Body Objectification

Body Objectification - Psychology of Women Quarterly...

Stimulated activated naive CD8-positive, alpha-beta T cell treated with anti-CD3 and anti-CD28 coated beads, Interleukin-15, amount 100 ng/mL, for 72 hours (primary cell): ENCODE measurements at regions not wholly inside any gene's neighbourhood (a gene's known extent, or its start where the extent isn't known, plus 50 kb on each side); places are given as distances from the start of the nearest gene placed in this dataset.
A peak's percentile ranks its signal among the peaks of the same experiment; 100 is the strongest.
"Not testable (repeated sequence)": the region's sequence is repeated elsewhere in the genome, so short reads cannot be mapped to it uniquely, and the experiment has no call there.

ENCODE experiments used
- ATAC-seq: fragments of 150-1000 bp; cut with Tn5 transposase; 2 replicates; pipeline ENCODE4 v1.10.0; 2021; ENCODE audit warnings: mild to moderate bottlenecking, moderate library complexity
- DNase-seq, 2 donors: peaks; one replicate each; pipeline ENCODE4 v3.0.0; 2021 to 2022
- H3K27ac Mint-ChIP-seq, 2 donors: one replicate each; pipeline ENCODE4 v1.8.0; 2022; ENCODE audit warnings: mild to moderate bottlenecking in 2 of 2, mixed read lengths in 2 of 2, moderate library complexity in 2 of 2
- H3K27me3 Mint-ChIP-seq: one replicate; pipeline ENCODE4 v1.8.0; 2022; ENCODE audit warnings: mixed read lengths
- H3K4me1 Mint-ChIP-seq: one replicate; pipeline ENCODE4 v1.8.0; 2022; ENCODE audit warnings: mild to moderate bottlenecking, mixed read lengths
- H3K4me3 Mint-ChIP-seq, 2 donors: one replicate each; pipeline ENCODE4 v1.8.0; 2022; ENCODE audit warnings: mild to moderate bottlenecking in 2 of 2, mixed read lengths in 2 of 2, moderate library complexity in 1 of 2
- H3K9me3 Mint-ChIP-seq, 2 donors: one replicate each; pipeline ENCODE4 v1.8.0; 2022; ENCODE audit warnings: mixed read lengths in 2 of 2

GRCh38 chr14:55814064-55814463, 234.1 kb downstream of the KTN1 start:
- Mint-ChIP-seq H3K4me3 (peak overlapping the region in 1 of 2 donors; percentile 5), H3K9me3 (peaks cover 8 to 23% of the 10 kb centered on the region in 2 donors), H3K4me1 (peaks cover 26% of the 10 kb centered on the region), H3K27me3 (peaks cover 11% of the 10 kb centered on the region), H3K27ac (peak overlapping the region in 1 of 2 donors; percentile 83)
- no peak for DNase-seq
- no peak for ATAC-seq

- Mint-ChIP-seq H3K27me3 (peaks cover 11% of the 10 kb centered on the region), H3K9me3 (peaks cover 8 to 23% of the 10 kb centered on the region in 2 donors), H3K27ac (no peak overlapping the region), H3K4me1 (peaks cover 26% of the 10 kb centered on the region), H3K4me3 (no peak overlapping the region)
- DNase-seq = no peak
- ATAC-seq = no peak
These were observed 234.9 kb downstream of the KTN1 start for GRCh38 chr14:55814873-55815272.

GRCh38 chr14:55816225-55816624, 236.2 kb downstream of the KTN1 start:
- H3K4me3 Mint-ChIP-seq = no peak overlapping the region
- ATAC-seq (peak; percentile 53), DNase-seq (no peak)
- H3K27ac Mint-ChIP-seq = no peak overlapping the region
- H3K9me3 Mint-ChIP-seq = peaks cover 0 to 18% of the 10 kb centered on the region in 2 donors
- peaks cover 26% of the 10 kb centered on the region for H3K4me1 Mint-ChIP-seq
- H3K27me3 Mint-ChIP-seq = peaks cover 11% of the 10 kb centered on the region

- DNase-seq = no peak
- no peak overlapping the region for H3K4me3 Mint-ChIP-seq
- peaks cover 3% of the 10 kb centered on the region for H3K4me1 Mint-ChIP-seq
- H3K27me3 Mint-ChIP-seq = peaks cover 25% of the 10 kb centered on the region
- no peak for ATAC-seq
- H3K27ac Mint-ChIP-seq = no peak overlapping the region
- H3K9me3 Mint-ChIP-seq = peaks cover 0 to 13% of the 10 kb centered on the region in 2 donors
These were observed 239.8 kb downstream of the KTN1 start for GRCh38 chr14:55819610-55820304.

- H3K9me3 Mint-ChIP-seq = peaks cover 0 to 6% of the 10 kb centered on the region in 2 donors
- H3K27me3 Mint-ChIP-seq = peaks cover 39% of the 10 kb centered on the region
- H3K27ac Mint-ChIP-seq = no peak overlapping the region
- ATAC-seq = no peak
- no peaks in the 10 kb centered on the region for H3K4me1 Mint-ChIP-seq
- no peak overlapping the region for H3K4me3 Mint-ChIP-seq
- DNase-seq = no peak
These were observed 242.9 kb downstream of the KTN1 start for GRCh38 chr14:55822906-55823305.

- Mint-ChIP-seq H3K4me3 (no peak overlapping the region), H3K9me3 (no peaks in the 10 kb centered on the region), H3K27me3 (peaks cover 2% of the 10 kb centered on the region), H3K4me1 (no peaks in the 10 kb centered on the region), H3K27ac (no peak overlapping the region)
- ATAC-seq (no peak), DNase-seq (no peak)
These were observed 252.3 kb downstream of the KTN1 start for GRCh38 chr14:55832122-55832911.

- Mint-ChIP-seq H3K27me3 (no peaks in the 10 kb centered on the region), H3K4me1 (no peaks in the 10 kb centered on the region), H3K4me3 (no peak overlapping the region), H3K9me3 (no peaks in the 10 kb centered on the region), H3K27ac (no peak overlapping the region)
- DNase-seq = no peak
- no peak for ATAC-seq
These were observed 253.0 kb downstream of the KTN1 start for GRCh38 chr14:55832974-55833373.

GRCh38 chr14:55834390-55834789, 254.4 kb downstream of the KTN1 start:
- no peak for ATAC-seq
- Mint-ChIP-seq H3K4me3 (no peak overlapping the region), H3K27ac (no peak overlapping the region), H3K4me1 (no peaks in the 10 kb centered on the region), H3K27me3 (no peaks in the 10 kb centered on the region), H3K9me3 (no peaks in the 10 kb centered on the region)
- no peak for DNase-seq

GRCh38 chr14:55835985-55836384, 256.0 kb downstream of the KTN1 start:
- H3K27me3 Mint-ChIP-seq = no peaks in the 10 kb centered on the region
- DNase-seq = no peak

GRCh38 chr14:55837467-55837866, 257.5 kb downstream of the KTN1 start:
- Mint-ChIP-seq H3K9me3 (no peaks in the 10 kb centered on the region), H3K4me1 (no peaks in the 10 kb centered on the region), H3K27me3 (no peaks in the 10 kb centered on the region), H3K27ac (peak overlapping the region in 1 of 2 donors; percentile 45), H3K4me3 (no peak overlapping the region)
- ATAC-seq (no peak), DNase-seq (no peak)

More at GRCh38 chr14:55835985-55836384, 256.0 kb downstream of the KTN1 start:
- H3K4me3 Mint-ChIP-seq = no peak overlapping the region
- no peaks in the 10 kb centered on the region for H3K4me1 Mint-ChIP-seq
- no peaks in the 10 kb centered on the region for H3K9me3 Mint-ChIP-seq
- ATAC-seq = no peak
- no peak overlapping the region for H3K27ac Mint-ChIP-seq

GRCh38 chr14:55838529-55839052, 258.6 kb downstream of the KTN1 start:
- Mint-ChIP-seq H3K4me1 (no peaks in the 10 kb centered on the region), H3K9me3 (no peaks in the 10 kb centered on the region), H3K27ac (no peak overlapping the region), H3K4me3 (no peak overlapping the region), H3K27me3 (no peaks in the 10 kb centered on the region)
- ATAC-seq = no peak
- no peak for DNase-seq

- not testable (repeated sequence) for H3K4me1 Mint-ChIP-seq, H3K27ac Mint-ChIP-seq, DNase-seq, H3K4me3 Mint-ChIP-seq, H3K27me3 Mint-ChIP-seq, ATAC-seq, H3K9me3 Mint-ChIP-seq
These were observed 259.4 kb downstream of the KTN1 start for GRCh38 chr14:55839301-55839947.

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Psychology of Women Quarterly, 31 (2007), 164–175. Blackwell Publishing, Inc. Printed in the USA. Copyright C 2007 Division 35, American Psychological Association. 0361-6843/07 BODY OBJECTIFICATION AND DEPRESSION IN ADOLESCENTS: THE ROLE OF GENDER, SHAME, AND RUMINATION Shelly Grabe, Janet Shibley Hyde, and Sara M. Lindberg University of Wisconsin–Madison Objectification theory posits that the tendency to view oneself as an object to be looked at and evaluated by others negatively affects girls’, but not boys’, subjective well-being. Although it has been established that women self-objectify more than men, research in this area has been limited to the study of adult college women. The aim in the current longitudinal study was to investigate the role of body shame and rumination in the link between self-objectification and depression among a community sample of girls and boys at ages 11 and 13. Results indicated that adolescent girls reported higher levels of self-objectification, body shame, rumination, and depression than boys. The findings support a model in which body shame and rumination mediate a direct relation between self-objectification and depression among girls; developmentally, the gender difference in self-objectification appears before the gender differences in rumination and depression. A large body of research indicates that higher rates of depression are found among women than men in West- ern industrialized cultures. In addition, research shows that within all cultures that endorse a thin female body ideal women experience more depression than do men (Nolen-Hoeksema, 1987). Moreover, rates of depression increase dramatically for girls during adolescence (Twenge & Nolen-Hoeksema, 1998), and by age 15 there are twice as many depressed girls as boys (Hankin et al., 1998). It has been suggested that, during puberty, girls’ bodies move away from the thin ideal, and this contributes to a level of body dissatisfaction that may be one source of the high rates of depression found among girls during adolescence (e.g., Nolen-Hoeksema, 1994; Stice, Hayward, Cameron, Killen, & Taylor, 2000). Indeed, social psychologists have long maintained that societal criteria (e.g., body ideals) may become internalized and provide standards by which indi- viduals appraise their own self-worth (Bandura, 1991). In Western cultures, high value is placed upon physical beauty; physically attractive individuals are seen as more socially competent, mentally healthy, and intelligent (for reviews, see Eagly, Ashmore, Makhijani, & Longo, 1991; Feingold, 1992; Jackson, Hunter, & Hodge, 1995). This is particularly Shelly Grabe, Janet Shibley Hyde, and Sara M. Lindberg, De- partment of Psychology, University of Wisconsin–Madison. This researchwassupportedbyNationalInstitutegrantF32MH71971- 02 to Shelly Grabe. Address correspondence and reprint requests to: Shelly Grabe, Department of Psychology, University of Wisconsin, 1202 W.
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